3264 Beta Ave.
Burnaby, BC V5G 4K4
Phone: 604-298-5492 x. 5268 or 1-800-661-1885
Posted by Monique at 07:10 PM.
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Yesterday was Northern Voice 2006: Canada’s blogging conference. James and I attended and it was great to see our blogging friends and geek out a bit. The day opened with Julie Leung speaking about why stories are essential and how to blog effective tales. Next up was Dave Sifry and Tim Bray’s musings on the blogosphere. Apparently a new weblog is created every second of every day. Over 50% of new blogs are still active after 3 months.
Other sessions I attended were
Susannah Gardner‘s I’m Too Sexy for My Blog: Blog Design for Everyone.
Susannah is the author of Buzz Marketing with Blogs for Dummies, a book for business professionals looking for advice and solutions for business blogging. You can get a discount of all Dummies books instore at Chapters/Indigo this month. I highly recommend this book.
I also attended
The Changing Face of Journalism with Mark Schneider, Robert Ouiment and Michael Tippett
Eric Rice’s Everything Casting: Podcasting and Vlogging for the Masses
I wanted to Geek Out with Kevin Marks, Robert Scoble and Will Pate. And I was interested in Five Ways Your Blog Can Change the World, but my back was breaking. I worked really hard last week and to add on a 2-day conference was perhaps a bit much.
Here’s to taking a break.
Friday was Moose Camp. What’s Moose Camp? Well, it’s like Bar Camp. Which is?
Ok, have you ever sat around in a bar and tried to pitch someone on an idea and you started drawing it out on the back of a napkin? Have you ever come up with the perfect solution to some problem while you were sitting around with your friends? That would be bar camp, moose camp, whatever.
My first session was Edubloggerhootenanny.
Alan Levine, D’Arcy Norman, Scott Leslie, and Brian Lamb were the conversation facilitators. The session was mostly for educators who are using blogs as teaching tools. It seemed to me that there are two types: those working with K-12 and those working with university and college students. Many of the issues are the same though: do you prescribe blogging, how do you deal with students who must submit blog work in multiple classes, how do you grade participation, etc.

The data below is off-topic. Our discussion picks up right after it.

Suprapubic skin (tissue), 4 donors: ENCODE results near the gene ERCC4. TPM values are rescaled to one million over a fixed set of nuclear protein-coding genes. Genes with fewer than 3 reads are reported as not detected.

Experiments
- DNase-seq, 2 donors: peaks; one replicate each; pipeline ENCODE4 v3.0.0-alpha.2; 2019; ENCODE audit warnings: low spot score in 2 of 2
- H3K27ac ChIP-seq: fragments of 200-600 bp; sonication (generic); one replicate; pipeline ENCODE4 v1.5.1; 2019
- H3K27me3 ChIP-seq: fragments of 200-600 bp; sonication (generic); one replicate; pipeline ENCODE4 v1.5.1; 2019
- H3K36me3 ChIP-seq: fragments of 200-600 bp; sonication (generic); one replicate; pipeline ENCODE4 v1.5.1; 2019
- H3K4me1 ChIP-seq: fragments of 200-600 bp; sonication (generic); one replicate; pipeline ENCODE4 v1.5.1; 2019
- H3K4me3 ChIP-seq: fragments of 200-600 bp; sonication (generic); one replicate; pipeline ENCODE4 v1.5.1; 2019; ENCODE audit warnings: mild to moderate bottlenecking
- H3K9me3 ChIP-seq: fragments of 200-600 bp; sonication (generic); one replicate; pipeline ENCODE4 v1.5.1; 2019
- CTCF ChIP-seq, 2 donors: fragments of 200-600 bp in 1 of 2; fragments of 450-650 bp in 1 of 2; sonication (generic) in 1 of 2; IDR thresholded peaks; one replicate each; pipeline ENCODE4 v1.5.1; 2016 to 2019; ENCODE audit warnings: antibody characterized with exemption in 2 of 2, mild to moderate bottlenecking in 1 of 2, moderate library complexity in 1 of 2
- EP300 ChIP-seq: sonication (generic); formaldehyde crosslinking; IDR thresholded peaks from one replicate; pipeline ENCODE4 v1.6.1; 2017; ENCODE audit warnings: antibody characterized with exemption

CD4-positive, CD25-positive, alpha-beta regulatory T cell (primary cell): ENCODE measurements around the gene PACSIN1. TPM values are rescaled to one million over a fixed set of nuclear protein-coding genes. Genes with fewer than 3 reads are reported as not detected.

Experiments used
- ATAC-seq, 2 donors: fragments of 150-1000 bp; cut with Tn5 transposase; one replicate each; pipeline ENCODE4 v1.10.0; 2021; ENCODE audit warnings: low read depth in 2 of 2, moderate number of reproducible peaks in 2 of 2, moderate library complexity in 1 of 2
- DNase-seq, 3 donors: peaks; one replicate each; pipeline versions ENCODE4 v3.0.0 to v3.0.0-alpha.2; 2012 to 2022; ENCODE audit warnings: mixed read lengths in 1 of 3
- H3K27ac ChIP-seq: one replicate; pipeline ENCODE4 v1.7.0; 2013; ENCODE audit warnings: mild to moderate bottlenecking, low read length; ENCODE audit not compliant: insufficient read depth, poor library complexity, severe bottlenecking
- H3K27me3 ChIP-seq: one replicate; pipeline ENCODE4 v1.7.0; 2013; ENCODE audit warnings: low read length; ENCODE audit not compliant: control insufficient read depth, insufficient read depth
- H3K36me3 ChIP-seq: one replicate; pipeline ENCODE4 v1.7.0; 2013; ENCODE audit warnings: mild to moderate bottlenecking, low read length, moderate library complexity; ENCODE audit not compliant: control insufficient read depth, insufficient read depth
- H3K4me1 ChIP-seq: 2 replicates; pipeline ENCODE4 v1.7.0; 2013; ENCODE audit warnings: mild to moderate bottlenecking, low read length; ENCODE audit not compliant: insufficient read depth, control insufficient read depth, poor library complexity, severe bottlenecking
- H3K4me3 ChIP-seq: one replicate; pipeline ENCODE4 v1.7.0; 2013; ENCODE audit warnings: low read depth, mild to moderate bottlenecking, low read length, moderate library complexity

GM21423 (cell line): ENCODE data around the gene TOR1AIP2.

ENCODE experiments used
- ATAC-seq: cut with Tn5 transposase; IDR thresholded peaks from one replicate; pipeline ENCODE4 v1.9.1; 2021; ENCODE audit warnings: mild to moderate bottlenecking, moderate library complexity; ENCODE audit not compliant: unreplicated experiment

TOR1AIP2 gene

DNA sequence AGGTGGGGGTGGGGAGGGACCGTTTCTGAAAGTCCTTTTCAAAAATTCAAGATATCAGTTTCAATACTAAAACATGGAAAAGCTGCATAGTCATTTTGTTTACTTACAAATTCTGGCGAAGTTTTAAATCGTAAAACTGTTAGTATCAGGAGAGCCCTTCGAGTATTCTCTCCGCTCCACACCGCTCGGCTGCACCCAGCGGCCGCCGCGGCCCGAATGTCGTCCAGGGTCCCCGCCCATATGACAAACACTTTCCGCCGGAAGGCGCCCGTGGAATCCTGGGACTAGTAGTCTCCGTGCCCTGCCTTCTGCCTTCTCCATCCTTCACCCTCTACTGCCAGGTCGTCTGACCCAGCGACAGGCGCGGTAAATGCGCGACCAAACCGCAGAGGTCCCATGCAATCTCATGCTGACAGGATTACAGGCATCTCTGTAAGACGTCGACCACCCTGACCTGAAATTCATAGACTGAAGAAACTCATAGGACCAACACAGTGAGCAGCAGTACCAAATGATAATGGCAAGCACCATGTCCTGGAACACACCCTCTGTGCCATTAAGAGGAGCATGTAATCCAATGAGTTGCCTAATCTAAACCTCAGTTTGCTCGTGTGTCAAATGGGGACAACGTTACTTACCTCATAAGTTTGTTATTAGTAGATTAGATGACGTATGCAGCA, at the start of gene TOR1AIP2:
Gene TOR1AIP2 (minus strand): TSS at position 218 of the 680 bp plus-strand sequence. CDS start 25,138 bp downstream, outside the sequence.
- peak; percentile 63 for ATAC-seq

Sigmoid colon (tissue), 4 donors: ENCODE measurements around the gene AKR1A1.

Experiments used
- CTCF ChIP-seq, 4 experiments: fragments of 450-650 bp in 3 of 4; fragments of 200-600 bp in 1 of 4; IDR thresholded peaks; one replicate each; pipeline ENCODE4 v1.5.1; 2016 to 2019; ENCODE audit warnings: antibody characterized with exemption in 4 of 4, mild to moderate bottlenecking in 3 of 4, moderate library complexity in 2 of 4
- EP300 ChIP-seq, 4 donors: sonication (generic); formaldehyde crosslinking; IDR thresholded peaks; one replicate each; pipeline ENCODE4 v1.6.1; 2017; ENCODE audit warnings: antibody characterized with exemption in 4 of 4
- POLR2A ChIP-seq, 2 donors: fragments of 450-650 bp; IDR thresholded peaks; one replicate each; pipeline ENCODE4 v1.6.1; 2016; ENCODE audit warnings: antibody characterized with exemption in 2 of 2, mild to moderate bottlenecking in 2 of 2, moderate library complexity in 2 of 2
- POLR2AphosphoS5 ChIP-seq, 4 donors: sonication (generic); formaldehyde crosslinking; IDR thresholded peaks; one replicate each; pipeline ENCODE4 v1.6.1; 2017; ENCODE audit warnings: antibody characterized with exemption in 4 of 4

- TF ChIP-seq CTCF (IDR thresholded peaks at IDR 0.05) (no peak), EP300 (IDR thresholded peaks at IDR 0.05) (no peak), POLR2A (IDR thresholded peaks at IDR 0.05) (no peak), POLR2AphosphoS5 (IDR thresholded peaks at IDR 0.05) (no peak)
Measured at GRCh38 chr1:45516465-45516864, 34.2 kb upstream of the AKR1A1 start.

Here are my random thoughts on edublogging:
Educators should view blogging as blog reading and blog writing. Not just blog writing.
In a classroom setting, the first step in introducing blogging could be reading blogs then discussing how to filter what is “true”, what isn’t; why do we think one voice has authority over others; how do we understand what we read; what narratives do we create from reading others.
Discussion. Remember blogs are about conversation.
Blogging should be incorporated the same way extracurricular reading is.
Give students the tools to understand how to find sites they enjoy, how to read and judge validity or authority, how to use critical thinking skills, and how to respond to the stories we read.
Real Time Reporting with Now Public
Next session was Real Time Reporting with Now Public. Michael Tippett gave a good presentation on NowPublic.com, which is about sharing the news. He demonstrated how the site works and what things you can do as a citizen journalist. The site looked cool and seemed easy to use.
AJAX for Geeks
It was that kind of day.
I enjoyed AJAX for Geeks with Dave Johnson. There was code on the screen.